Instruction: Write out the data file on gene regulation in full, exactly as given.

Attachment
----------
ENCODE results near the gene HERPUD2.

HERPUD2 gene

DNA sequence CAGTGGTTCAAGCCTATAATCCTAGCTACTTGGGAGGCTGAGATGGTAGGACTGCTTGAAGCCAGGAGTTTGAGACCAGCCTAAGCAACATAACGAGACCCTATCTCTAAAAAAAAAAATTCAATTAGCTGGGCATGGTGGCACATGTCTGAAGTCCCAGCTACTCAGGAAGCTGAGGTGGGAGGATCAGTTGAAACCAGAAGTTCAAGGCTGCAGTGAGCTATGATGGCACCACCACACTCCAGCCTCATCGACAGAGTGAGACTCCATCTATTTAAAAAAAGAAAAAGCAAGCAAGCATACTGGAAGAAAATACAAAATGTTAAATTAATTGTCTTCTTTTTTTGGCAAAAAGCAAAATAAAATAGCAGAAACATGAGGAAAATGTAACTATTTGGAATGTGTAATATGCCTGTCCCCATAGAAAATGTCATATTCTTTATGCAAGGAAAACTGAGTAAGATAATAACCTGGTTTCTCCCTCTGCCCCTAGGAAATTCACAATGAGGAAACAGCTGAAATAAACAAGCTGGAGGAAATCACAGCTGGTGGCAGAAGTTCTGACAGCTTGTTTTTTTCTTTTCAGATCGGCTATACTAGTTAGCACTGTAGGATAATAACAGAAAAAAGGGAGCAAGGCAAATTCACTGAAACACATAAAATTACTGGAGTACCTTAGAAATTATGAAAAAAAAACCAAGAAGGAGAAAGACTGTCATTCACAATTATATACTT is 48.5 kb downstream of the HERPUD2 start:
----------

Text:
ENCODE results near the gene HERPUD2.

HERPUD2 gene

DNA sequence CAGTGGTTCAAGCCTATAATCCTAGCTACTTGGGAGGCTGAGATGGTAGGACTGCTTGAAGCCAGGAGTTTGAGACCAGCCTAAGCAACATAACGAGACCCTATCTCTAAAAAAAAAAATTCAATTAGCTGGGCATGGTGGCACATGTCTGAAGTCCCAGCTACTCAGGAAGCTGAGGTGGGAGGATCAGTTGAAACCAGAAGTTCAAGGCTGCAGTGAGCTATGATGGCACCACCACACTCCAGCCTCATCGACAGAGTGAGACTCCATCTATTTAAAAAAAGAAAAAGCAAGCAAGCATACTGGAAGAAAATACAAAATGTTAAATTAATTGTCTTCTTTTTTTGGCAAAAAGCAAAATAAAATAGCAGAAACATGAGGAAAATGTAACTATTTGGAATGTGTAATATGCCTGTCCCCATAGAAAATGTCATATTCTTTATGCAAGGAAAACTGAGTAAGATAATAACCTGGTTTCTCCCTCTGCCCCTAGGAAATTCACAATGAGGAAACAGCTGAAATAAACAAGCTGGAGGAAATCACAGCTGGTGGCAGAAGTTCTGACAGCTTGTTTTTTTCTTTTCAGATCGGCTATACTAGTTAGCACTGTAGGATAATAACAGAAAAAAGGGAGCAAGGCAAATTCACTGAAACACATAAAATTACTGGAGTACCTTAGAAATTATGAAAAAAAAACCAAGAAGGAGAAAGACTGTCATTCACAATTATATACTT is 48.5 kb downstream of the HERPUD2 start: